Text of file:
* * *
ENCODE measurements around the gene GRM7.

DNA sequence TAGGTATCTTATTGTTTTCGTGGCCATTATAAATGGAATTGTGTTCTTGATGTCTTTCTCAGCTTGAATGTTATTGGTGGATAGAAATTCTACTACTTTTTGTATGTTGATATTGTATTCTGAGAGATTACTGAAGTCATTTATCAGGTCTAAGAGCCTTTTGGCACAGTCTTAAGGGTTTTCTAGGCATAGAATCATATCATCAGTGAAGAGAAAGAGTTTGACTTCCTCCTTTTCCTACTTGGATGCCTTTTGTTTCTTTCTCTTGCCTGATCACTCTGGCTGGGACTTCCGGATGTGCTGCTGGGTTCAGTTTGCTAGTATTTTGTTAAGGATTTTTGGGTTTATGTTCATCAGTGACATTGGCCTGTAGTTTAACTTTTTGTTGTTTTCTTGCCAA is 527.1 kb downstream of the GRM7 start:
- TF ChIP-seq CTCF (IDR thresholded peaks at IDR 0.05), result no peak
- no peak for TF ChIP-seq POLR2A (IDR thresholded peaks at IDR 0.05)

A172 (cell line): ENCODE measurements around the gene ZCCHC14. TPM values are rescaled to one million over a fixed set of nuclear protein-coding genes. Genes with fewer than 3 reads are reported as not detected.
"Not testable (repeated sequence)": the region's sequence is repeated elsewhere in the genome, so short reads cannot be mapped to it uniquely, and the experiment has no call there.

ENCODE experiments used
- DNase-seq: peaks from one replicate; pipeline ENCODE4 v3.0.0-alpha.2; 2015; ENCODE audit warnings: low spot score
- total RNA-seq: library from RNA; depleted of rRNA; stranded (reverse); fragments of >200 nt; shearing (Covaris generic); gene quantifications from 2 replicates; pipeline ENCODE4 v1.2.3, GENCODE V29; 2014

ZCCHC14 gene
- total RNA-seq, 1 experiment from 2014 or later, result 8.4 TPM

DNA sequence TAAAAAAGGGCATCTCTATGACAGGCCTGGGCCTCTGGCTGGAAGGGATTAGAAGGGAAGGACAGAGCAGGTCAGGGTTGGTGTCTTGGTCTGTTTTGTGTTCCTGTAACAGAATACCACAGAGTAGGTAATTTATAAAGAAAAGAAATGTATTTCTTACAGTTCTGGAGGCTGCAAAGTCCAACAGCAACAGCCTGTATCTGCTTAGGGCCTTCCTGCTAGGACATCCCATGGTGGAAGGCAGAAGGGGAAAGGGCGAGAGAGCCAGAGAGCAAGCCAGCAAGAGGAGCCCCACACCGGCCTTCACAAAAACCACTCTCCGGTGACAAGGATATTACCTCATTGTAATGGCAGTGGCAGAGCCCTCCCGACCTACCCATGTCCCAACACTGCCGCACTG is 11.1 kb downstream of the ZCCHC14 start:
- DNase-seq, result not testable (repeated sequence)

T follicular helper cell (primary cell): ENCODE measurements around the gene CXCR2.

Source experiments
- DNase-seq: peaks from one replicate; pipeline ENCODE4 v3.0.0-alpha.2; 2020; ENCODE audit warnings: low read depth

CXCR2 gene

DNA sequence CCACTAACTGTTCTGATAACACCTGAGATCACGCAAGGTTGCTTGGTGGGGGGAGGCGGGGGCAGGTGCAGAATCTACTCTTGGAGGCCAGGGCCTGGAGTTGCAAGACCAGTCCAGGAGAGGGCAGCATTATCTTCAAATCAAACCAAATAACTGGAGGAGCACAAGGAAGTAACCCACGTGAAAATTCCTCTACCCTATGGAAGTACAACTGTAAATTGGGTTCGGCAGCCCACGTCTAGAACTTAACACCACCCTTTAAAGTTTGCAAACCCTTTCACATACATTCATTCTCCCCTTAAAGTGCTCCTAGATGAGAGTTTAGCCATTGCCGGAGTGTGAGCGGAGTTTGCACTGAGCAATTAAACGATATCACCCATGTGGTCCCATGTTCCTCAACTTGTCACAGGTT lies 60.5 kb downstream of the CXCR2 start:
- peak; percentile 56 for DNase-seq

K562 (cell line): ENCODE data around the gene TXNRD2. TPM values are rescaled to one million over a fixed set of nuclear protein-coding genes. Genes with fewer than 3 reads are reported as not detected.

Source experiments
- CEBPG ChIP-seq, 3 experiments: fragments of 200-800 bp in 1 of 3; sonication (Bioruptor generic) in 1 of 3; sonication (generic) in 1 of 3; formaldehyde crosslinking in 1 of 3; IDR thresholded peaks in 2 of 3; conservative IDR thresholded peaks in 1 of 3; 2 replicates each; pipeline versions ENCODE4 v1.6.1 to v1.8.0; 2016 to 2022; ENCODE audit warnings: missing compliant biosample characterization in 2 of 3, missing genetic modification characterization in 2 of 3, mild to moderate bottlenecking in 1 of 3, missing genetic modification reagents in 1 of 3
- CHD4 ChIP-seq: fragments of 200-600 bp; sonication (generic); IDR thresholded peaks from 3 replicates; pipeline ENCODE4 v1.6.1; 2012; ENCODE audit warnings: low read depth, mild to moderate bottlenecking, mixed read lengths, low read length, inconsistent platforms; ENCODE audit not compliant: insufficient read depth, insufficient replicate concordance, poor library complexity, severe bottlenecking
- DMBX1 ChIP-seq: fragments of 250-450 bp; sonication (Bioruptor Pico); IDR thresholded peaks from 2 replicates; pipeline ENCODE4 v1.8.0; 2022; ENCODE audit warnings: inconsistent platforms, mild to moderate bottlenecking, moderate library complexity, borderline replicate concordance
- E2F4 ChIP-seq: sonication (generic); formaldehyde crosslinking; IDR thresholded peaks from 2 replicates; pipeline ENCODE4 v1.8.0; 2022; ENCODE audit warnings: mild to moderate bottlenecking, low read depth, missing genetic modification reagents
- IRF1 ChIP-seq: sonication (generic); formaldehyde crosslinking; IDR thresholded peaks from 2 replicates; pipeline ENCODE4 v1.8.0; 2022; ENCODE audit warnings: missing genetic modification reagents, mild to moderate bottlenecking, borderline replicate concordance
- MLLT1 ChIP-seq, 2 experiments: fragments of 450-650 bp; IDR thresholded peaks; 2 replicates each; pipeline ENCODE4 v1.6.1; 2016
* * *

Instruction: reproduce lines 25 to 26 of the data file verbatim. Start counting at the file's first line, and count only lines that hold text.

- E2F4 ChIP-seq: sonication (generic); formaldehyde crosslinking; IDR thresholded peaks from 2 replicates; pipeline ENCODE4 v1.8.0; 2022; ENCODE audit warnings: mild to moderate bottlenecking, low read depth, missing genetic modification reagents
- IRF1 ChIP-seq: sonication (generic); formaldehyde crosslinking; IDR thresholded peaks from 2 replicates; pipeline ENCODE4 v1.8.0; 2022; ENCODE audit warnings: missing genetic modification reagents, mild to moderate bottlenecking, borderline replicate concordance